American Renaissance

Brothers Swindle Woman, 85, Out of $1.3M

AP, Ledger-Enquirer.com (AL), May 22

LOS ANGELES — The owners of a neighborhood market have renounced their U.S. citizenship and left the country after pleading guilty to swindling an elderly woman of more than $1 million, federal authorities said.

The men’s nephew, meanwhile, is a fugitive from charges that he tried to kill the 85-year-old victim last year by hitting her with a car, authorities said Friday.

Ismat Sabha, 49, and Nashat Sabha, 46, pleaded guilty May 5 to conspiracy in connection with elder abuse and theft, authorities said. Their seven-year sentences were suspended when they agreed to return the money and renounce their citizenship, which they did at a U.S. consulate in Tijuana. They returned to Jordan on Thursday and, as convicted felons, cannot get visas to return, said John Rocha, a senior special agent with U.S. Immigration and Customs Enforcement.

“We assure ourselves that no American will ever be victimized by them again,” Rocha said.

The case broke last year when customs agents in Memphis intercepted an undeclared $100,000 check being sent by Federal Express to Jordan and feared it might be going to terrorist causes, Rocha said.

Terrorists eventually were ruled out but the complex case finally led to the Sabha brothers.

Beginning as far back as 1992, the men stole more than $3 million from at least three elderly women that were customers of the Star Market, a liquor and convenience store they owned in Los Angeles, authorities said.

The men, who were naturalized citizens living in the United States for more than 20 years, would befriend the women and eventually raid their credit card and debit accounts for cash as well as convince them to sell real estate and turn over the proceeds, Rocha said.

The money went to other family members in Jordan, who owned a hotel and were building another, he said.

One victim, Anita McKinnon, 89, lost all her savings, Rocha said. When she discovered she had been duped, she began to help the brothers victimize another woman, Anne Kelly, in hopes of getting back some of her money, Rocha said.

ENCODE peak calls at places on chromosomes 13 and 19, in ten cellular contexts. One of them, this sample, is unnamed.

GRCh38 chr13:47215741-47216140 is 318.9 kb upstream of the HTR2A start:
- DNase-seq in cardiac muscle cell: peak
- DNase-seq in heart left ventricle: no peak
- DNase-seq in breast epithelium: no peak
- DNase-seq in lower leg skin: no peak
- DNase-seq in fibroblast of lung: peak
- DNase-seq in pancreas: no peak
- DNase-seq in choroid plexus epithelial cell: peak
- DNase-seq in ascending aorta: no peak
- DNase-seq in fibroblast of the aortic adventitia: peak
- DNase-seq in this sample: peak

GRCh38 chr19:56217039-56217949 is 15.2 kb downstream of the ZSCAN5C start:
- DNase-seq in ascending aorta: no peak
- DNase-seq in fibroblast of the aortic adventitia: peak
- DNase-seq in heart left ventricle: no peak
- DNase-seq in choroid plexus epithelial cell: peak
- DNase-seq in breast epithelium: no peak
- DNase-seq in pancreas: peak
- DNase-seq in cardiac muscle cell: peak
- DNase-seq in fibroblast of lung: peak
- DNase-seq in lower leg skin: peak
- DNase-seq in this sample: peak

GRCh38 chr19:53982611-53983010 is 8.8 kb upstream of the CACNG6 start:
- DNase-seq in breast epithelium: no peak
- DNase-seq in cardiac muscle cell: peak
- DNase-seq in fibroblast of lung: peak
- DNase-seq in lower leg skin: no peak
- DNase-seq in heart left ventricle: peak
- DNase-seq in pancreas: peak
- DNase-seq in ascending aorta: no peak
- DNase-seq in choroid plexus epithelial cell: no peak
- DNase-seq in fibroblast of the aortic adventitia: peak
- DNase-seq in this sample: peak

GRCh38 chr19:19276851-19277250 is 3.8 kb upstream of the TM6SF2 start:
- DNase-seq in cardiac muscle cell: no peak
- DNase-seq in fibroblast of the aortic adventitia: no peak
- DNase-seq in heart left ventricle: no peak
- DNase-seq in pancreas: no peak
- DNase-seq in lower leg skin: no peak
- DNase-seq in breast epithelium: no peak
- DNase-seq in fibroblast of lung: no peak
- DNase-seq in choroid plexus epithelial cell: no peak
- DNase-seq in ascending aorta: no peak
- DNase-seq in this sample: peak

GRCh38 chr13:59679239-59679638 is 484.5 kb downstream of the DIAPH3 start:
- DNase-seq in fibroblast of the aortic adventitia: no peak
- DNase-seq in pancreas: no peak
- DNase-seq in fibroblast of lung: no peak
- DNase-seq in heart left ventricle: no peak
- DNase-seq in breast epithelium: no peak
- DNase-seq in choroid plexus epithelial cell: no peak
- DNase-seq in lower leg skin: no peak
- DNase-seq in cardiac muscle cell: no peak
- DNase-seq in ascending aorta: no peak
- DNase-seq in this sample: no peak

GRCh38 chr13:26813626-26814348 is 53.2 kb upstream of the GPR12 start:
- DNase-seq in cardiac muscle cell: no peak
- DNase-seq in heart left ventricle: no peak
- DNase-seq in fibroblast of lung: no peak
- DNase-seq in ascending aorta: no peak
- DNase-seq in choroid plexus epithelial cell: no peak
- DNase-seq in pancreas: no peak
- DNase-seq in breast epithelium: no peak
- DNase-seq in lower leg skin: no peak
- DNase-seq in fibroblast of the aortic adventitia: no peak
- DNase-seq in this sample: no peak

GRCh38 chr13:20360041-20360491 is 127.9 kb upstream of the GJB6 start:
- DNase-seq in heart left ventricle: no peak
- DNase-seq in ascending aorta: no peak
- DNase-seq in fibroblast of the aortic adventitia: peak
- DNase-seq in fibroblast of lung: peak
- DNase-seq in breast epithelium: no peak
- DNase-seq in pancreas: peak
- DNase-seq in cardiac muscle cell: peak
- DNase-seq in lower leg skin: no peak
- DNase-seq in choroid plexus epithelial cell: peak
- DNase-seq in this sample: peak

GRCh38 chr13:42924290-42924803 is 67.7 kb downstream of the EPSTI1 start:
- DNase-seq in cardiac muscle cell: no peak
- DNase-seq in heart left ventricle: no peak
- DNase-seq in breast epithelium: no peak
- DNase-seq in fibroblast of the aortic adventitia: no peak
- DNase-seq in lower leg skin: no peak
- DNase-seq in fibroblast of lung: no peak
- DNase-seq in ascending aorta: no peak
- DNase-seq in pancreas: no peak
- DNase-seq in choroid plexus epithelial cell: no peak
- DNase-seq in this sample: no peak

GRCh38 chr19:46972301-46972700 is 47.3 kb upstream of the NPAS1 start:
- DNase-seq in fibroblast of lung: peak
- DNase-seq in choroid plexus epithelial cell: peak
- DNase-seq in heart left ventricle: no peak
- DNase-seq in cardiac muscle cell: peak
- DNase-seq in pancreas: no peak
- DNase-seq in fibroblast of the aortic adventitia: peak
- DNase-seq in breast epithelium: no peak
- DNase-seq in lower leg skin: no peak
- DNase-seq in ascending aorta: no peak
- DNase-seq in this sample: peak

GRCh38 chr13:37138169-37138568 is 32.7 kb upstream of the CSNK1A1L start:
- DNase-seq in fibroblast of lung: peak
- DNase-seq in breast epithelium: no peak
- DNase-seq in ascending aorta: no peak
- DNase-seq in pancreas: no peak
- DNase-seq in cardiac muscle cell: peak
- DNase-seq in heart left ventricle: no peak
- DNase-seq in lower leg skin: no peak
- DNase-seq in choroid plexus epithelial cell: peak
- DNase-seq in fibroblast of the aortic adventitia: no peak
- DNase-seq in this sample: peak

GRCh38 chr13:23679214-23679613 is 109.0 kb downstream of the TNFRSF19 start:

She pleaded guilty to conspiracy earlier this year and was sentenced to the four months she already has spent in prison, said Sandi Gibbons of the Los Angeles County district attorney’s office.

About $1.3 million was stolen from Kelly. All but about $128,000 has been returned and the woman, who suffers from dementia, is living with a full-time caregiver in a secure apartment, said Frumeh Labow, her court-appointed conservator.

About half of her savings had been stolen when a nephew, suspecting foul play, stepped in and arranged to have the assets frozen and a conservator appointed, authorities said.

The nephew also may have saved Kelly’s life by alerting authorities, Rocha said.

The men apparently had intended to kill Kelly because they had access to her account and no longer needed her, he alleged.

Labow said Kelly was hospitalized twice in January 2002. She was struck by a hit-and-run driver and another time was found vomiting in the courtyard of her apartment building.

“It’s our belief that she was given denatured alcohol slipped into a drink,” Labow said.

An arrest warrant has been issued for Mohammed Sughair, a nephew of the two brothers, on charges of theft, conspiracy, attempted murder and making criminal threats, Gibbons said.

He may be in Jordan, Rocha said.

Guadalupe Sabha, Nashat Sabha’s wife, earlier this year pleaded guilty to being an accessory after the fact and was sentenced to 228 days in jail.

Beatrice Lawson, a lawyer accused of helping the brothers, is awaiting trial on charges of theft, authorities said.